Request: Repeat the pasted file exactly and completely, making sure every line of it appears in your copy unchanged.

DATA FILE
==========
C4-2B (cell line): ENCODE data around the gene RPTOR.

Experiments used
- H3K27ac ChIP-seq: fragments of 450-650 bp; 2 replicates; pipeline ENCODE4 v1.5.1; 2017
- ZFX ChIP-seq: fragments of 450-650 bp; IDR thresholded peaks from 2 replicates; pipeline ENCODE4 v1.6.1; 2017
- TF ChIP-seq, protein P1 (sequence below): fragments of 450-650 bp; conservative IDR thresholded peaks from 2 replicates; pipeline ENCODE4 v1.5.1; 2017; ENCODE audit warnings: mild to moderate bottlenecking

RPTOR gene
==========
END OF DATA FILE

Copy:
C4-2B (cell line): ENCODE data around the gene RPTOR.

Experiments used
- H3K27ac ChIP-seq: fragments of 450-650 bp; 2 replicates; pipeline ENCODE4 v1.5.1; 2017
- ZFX ChIP-seq: fragments of 450-650 bp; IDR thresholded peaks from 2 replicates; pipeline ENCODE4 v1.6.1; 2017
- TF ChIP-seq, protein P1 (sequence below): fragments of 450-650 bp; conservative IDR thresholded peaks from 2 replicates; pipeline ENCODE4 v1.5.1; 2017; ENCODE audit warnings: mild to moderate bottlenecking

RPTOR gene